50 | Of Waiting Pyres

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I don't know how long I remained in bed after waking from the vision. It could have been hours, days, or weeks. In the grips of mana sickness, I knew little of anything aside from the ache in my head and in my bones. Occasionally I thought I heard Peroth's voice or Amoroth's, or felt Lionel's cold nose on my own, but I couldn't be sure. I couldn't be sure of anything aside from the pain, the weakness, and the absolute certainty that if I ever fell into another vision, I wouldn't be waking up again.

I laid upon my back, my hands on my head with my fingers spread upon my brow and forehead kneading the skin. I felt like I'd been laying in place for quite some time, though I was certain I'd eaten something at some point. Groaning, I dragged my hand upward through my hair and judged the texture of the strands against my fingertips. Wet. My hair was wet. I must have showered. 

What I remembered above everything, what I clung to as I waited for the sickness to ease, were the words of the Baal and the echo of my thoughts concerning that stupid book I'd first held in my house in Verweald. The book itself was of little consequence; the legend was what was important. In the puzzle of my delirium, I couldn't yet see the picture of my solution, but I at least had the pieces flipped over and upright. 

Maybe.

"What is broken cannot be remade...." I muttered as I stared at the ceiling and pulled a strand of damp hair between my fingers. The scent of orchids lay heavy in the room, combined with the smell of dust and old parchment. When did I shower? I must be losing my mind.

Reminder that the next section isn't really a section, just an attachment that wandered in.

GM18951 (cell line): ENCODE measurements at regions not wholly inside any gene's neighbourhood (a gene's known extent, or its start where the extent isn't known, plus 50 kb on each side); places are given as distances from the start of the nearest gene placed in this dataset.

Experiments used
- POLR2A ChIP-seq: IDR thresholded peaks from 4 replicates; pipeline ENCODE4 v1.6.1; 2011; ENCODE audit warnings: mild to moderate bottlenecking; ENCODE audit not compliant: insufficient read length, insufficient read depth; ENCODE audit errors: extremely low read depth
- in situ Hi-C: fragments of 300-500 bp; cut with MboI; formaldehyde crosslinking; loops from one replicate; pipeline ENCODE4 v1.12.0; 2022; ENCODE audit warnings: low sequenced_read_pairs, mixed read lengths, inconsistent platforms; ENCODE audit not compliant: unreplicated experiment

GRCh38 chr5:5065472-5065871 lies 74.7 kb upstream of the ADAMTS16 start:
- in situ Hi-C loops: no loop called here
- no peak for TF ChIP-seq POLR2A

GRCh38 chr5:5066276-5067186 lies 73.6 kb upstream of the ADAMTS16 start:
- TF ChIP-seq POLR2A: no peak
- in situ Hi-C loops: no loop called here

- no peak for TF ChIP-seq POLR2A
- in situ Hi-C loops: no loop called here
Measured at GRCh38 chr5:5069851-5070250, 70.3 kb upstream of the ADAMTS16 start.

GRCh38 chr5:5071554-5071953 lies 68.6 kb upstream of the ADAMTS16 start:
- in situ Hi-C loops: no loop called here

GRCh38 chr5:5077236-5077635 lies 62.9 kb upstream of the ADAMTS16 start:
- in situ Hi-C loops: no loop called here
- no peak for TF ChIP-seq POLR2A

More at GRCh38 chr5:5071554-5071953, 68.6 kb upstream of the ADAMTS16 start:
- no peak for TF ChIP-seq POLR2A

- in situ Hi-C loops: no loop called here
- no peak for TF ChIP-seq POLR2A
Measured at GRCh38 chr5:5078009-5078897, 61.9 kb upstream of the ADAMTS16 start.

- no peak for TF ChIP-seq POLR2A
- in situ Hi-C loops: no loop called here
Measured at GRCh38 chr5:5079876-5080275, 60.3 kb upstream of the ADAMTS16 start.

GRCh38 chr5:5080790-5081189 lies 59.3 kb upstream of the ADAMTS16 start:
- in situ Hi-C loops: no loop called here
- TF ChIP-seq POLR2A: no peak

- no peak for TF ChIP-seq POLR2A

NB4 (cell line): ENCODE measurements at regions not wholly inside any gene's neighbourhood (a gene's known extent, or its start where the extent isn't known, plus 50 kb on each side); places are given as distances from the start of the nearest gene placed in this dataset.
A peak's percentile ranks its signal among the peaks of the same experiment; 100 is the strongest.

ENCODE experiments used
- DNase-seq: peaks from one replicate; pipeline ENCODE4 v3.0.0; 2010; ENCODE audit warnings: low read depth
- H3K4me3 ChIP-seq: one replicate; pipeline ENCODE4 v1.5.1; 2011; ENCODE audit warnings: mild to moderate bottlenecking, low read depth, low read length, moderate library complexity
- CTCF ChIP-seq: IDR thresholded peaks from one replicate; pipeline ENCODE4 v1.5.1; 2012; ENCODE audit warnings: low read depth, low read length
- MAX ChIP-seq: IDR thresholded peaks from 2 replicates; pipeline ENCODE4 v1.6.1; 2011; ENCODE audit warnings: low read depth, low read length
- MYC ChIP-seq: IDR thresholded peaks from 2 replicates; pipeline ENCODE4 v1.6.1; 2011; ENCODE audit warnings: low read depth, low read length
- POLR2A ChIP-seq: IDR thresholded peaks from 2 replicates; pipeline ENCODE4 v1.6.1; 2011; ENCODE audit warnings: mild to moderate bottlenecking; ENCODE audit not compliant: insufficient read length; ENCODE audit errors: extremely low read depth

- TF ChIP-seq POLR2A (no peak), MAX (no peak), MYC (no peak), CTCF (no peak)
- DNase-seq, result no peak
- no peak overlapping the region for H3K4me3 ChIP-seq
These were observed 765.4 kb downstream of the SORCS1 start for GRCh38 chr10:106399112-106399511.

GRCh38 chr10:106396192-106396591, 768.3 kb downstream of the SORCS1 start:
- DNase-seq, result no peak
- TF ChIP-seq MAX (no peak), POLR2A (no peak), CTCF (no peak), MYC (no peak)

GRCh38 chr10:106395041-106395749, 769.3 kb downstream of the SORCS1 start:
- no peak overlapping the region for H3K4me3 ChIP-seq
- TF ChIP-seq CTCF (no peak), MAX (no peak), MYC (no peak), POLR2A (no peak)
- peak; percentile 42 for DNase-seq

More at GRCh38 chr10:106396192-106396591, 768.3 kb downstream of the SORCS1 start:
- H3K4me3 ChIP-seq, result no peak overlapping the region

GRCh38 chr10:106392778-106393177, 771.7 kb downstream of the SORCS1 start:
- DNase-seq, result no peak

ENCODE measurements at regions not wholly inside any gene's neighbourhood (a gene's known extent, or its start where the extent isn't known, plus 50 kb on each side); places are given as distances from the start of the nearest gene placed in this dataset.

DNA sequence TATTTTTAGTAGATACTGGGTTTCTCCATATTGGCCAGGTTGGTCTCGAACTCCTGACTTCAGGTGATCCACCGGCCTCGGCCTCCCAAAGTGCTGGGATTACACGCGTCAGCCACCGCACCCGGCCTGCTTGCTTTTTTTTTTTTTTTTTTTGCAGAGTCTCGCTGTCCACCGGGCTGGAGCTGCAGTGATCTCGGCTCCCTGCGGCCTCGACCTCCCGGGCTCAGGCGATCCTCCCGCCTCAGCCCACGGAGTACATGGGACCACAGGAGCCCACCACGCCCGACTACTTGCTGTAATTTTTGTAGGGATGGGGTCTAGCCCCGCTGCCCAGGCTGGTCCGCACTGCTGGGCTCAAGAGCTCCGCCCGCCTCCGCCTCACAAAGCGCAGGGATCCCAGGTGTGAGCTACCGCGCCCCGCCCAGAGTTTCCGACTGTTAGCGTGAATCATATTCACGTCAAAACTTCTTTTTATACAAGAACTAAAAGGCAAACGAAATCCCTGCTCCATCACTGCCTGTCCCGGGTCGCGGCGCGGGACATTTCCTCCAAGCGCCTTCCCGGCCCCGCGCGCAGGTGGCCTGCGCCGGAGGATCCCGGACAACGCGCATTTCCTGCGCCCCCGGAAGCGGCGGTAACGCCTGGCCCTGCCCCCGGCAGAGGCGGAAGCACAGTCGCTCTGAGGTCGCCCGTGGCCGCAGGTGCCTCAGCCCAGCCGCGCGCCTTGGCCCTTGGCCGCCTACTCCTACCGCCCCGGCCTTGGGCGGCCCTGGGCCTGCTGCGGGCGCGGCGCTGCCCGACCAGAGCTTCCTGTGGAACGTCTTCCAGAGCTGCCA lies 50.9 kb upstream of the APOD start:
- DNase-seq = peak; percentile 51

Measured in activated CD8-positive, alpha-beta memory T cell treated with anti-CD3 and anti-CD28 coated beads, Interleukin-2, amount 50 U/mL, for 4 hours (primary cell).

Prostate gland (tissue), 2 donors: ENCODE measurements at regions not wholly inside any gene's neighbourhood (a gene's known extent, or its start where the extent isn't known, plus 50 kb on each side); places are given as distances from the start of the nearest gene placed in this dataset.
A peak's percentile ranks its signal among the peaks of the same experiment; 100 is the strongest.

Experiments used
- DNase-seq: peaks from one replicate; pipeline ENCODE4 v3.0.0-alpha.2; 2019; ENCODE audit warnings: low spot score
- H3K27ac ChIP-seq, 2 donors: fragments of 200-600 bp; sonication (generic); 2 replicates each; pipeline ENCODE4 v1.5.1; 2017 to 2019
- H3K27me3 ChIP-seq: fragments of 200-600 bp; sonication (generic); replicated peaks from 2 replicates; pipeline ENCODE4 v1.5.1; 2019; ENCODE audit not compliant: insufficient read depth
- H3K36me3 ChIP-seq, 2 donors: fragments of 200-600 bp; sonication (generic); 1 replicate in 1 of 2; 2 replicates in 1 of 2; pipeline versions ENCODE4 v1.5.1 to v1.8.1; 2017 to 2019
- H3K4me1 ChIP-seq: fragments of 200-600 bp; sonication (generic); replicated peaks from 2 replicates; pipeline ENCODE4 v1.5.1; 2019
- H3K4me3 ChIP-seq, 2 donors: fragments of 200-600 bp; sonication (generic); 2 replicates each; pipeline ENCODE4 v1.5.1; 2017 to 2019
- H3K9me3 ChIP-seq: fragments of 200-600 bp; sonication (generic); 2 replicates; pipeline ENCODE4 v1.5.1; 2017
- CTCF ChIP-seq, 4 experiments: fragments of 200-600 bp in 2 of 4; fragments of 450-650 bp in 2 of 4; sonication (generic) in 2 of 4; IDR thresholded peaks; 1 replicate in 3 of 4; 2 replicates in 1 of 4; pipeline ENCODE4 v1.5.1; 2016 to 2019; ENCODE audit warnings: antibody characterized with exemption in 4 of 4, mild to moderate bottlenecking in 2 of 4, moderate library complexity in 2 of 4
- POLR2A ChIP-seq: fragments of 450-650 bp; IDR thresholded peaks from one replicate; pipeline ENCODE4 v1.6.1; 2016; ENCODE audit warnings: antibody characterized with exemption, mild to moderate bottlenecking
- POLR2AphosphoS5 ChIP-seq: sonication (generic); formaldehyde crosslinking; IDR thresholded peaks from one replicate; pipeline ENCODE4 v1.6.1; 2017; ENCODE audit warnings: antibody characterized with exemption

A soft knock sounded at the door—and before I could turn the person away, it opened. Anzel stepped inside, and the only thing I could say was, "What in the world are you wearing?"

I recognized the dark gray waistcoat as the one he'd received from Gran Vyus. Over it he had on a black, high-collared, knee-length coat tooled in a material so lustrous it rippled like water in the weak lamplight. His hair was gathered at the nape and kept in place by a platinum clasp, and embroidered leaves flew upward from the cusp of his cuffs and hem as if caught in a wayward breeze. 

In a word, the Vytian prince looked quite regal. He was never slovenly, but he typically dressed casually in open linen waistcoats with mud flecked half way to his elbows. Right now, he was every inch the royal he claimed to be.

Anzel arched a brow as he shoved the door closed with his foot. "What am I wearing? Clothes?"

"Why are you here?" 

He came around the end of the bed and dropped a sizable box on the foot of the mattress. With his other hand he proffered a bottle brimming with silver energy.

My eyes narrowed.

"I overhead Sloth and the other one discussing your health." He sat beside me without prompting, fussing with the tightness of his silk cravat as the bottle landed squarely in my limp palm. "I hoped to spare you from your own stubbornness before the damage becomes lasting."

"I'm not stubborn."

Anzel actually laughed at me, holding his fair hand over his mouth as the masculine peals echoed into the empty parlor. "Just drink it, love."

I did drink it, though not because Anzel told me to. I drank it because my head felt like an orange left too long on the branch, ready to split right down the middle. I sputtered and choked as tears stung in my eyes—but I drank the entire infusion without any other complaints. When the horrid burning in my lungs cleared and stole the fog crippling my mind, I set the bottle aside on the end table and looked over the Vytian once more.

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